Who’s in Charge Here? Oceans and Government

“The failure to conceive of the oceans as the largest component of our public domain, to be managed holistically for the greater public good in perpetuity, is perhaps the greatest flaw of U.S.ocean policy. America’s oceans span nearly 4.5 million square miles, an area 23 percent larger than the nation’s land area. It is a vast three-dimensional place over which our federal and state governments exercise jurisdiction on behalf of all citizens of the United States.”

—America’s Living Oceans: Charting a Course for Sea Change, Pew Oceans Commission, May 2003.

US ocean policy is a hodgepodge of individual laws that has grown by accretion over the years, often in response to crisis. More than 140 federal laws pertain to the oceans and coasts, involving at least 6 departments of the federal government and dozens of federal agencies.

Authority over marine resources is fragmented geographically. States have authority from the shoreline out three miles. Federal territorial sovereignty extends 12 miles offshore out to 200 miles. This division makes it difficult to protect marine ecosystems.

Major Laws Affecting our Oceans

Magnuson-Stevens Act

[From the Pew Report] “In many ways, the crisis in marine fishery
management is a crisis of governance. The
Magnuson-Stevens Fishery Conservation and
Management Act (Magnuson-Stevens Act) pro-
vides the broadest articulation of American
marine fisheries policy and the basis of some
aspects of state and interstate fishery manage-
ment regimes. Originally crafted in 1976, the
law is based upon what we now understand to
be outdated principles. Though the law was
strengthened in 1996, underlying structural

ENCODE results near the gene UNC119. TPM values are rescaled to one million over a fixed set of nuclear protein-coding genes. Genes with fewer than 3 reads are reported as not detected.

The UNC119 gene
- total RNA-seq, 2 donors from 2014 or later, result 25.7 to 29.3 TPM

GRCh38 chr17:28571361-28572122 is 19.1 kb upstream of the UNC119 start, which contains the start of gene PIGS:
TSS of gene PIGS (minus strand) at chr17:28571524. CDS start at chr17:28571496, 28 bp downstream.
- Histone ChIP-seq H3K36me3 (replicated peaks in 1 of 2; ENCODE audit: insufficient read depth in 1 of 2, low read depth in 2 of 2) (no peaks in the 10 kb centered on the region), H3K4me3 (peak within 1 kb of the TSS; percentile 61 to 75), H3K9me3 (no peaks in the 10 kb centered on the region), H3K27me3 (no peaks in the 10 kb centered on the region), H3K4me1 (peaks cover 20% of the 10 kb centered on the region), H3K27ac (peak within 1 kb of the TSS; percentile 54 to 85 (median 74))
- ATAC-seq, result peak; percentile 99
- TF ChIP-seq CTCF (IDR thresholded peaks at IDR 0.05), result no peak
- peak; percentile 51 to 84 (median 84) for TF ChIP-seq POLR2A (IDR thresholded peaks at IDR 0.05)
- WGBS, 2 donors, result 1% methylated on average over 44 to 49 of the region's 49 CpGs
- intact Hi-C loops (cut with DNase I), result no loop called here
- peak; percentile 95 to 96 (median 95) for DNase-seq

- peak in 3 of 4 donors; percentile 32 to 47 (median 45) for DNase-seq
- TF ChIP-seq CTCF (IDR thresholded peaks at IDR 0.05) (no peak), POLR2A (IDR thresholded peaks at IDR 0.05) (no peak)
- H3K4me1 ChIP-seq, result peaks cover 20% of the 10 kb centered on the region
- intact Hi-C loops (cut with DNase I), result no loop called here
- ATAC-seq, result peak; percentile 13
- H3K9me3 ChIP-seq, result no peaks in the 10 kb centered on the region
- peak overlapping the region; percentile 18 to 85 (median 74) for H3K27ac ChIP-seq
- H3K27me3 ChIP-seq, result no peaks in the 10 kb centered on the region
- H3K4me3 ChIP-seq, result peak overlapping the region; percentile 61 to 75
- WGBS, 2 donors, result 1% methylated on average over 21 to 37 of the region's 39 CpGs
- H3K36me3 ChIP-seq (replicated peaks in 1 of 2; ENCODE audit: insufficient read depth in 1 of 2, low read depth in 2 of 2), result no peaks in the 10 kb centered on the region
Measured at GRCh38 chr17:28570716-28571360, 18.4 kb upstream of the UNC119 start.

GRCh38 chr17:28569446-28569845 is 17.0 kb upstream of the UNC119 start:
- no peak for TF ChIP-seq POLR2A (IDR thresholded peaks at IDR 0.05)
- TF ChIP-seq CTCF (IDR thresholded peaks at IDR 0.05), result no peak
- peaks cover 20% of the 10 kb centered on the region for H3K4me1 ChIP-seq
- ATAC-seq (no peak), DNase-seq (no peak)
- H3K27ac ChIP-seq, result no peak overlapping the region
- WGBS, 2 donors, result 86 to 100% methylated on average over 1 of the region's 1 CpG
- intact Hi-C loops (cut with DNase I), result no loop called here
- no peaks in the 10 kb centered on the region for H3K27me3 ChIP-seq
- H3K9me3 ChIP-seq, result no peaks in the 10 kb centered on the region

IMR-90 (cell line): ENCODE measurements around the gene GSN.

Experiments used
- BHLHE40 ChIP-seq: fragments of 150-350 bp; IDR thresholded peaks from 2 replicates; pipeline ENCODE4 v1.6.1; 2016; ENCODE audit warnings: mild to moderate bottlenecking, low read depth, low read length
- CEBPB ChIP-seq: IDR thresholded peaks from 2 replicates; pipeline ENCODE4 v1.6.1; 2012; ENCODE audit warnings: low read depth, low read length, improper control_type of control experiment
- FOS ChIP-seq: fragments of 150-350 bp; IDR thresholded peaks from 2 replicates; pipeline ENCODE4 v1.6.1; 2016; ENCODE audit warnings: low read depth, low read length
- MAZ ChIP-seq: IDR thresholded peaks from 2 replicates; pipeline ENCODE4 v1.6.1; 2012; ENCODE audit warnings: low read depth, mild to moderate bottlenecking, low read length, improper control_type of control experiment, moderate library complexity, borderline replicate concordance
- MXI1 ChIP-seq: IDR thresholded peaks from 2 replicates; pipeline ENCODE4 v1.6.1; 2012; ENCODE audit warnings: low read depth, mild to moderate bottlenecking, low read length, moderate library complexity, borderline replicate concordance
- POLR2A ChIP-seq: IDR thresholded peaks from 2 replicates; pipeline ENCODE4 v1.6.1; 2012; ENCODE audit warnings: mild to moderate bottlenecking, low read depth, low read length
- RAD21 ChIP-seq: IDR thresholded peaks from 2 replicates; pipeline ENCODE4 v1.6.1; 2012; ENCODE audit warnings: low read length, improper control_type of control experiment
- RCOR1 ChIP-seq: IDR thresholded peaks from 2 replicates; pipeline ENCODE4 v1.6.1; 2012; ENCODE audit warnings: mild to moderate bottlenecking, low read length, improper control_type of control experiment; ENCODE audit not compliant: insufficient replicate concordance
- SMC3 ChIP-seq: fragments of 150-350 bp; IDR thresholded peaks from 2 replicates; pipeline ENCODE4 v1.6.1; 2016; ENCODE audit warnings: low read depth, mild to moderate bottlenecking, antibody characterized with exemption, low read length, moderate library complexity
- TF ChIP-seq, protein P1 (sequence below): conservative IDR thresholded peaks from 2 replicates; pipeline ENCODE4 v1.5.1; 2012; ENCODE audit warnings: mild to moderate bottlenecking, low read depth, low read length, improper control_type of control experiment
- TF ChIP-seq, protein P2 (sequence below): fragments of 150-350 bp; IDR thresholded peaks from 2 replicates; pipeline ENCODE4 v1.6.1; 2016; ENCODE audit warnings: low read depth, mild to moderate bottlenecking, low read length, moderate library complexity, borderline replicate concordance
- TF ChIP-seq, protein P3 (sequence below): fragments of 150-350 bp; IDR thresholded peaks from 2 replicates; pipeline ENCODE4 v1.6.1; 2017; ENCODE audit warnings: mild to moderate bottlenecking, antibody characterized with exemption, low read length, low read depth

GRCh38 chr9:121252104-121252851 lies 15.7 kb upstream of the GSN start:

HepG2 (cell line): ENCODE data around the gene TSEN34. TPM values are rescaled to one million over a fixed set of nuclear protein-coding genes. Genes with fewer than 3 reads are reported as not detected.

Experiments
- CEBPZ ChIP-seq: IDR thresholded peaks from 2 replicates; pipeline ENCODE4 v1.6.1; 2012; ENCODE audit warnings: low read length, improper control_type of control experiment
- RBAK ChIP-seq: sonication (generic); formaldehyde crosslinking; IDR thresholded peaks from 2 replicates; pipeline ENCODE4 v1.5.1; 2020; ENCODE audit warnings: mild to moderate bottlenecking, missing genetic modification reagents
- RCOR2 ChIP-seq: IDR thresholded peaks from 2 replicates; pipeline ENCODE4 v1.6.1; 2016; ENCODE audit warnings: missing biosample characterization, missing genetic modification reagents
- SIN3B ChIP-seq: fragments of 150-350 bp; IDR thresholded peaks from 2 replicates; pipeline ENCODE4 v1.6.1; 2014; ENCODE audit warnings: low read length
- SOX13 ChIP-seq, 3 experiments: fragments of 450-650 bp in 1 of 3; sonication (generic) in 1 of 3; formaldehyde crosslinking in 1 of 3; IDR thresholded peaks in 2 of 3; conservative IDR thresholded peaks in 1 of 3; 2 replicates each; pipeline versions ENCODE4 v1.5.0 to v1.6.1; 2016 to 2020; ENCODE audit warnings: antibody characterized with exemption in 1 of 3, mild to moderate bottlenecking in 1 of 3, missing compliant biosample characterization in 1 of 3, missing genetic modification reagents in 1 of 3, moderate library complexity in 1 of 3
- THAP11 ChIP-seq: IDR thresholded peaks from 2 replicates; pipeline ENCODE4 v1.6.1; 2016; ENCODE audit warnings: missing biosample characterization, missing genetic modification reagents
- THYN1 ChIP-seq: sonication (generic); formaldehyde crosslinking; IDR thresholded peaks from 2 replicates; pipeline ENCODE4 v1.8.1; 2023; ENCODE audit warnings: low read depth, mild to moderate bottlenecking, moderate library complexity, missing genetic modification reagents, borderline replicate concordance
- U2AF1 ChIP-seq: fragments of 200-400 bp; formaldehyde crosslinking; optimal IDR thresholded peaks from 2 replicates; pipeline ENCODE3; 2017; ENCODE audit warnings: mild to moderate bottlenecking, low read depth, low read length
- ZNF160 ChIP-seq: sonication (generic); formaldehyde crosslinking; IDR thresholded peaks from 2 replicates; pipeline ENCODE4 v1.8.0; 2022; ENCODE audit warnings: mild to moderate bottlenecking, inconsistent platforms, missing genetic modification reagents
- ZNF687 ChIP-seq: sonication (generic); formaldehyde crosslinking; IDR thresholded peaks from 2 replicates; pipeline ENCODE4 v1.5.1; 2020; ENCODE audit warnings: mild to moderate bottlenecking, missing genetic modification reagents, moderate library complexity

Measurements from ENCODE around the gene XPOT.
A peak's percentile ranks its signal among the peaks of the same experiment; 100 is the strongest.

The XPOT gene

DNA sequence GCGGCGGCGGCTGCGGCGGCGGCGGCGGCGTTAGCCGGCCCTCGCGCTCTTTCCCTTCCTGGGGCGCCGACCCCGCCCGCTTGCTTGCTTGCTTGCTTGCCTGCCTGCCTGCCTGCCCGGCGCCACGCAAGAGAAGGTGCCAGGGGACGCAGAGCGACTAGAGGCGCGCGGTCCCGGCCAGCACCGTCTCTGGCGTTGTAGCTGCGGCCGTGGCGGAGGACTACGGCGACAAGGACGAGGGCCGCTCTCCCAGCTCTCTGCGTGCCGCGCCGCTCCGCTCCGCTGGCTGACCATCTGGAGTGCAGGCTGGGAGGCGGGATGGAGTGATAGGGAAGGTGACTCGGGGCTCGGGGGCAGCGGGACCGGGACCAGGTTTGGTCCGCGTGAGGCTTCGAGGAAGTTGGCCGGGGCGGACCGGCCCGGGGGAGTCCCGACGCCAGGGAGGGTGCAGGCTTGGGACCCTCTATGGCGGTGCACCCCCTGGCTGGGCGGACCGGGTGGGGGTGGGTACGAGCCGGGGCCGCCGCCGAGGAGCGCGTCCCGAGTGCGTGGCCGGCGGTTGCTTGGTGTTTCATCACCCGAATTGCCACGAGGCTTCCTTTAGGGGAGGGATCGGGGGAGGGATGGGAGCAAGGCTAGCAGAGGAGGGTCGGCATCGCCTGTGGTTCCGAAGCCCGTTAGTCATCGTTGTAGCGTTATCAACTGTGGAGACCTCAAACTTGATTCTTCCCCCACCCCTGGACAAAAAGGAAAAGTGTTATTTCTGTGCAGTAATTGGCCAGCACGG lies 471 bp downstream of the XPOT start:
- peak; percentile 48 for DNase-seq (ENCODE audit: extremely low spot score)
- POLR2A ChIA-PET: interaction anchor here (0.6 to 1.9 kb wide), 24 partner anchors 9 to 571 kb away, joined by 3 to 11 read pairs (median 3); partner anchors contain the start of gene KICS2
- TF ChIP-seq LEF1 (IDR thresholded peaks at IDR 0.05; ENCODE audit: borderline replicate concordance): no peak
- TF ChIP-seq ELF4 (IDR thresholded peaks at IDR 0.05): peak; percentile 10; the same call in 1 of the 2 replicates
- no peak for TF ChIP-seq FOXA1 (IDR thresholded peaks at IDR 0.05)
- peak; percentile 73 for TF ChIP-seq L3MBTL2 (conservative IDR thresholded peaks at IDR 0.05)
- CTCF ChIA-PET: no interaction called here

and systemic problems remain.

Three fundamental problems afflict the
Magnuson-Stevens Act. First, its management
regime emphasizes short-term commodity pro-
duction, revenues, and employment rather
than sustaining natural systems that support
and enhance wild fish populations. Although
authority to sustain fishery resources exists
within the law, it has been overwhelmed by
the drive to maximize catches. As a result, sin-
gle-species management techniques, the
desire for short-term profits over sustainable
long-term income, andadvances in technolo-
gy have driven fishery conduct.

Second, the management structure and
process suffer from regulatory capture, a state
of affairs in which government regulators (in
this case, fisheries managers) have come to
believe that their role is to defend the interests
of the regulated community rather than
promote the public interest. Resource users—
principally commercial interests—drive management decisions.
They exercise power
through eight regional fishery management
councils that were originally established to
assure that management would be tailored to
regional differences and local needs. In prac-
tice, resource users dominate the councils’
voting memberships.

The law establishes the councils as the
lead managers to formulate fishery-manage-
ment policy applicable to their region. In prac-
tice, councils make both conservation (How
much should be caught?) and allocation (Who
gets to catch it?) decisions. This often leads to
short-term allocation considerations overriding
long-term conservation imperatives needed to
ensure a sustainable fishery. Thus, councils
avoid making tough decisions about limiting
who can fish and how much they can catch.

The Commission’s investigation has iden-
tified no other publicly owned American natu-
ral resource managed through a process that
allows resource users to decide how much of
the public resource can be taken for private
benefit. In the majority of fisheries examined
by the Commission, this system has created
nearly insurmountable obstacles to managing
the resource for sustainable catches and for the
broad public benefit over the long term.

Third, the law codified an open access,
laissez-faireapproach. This fosters a reactive
management philosophy that focuses more on
day-to-day fishing needs than on restoring and
maintaining sustainable resources for the
future. The emphasis on producing commer-
cial commodities overwhelms the kind of
management that would more effectively limit
the taking of commercial species and protect
noncommercial species and critical habitats.

The current system also relies on scientific
uncertainty to justify risk-prone decisions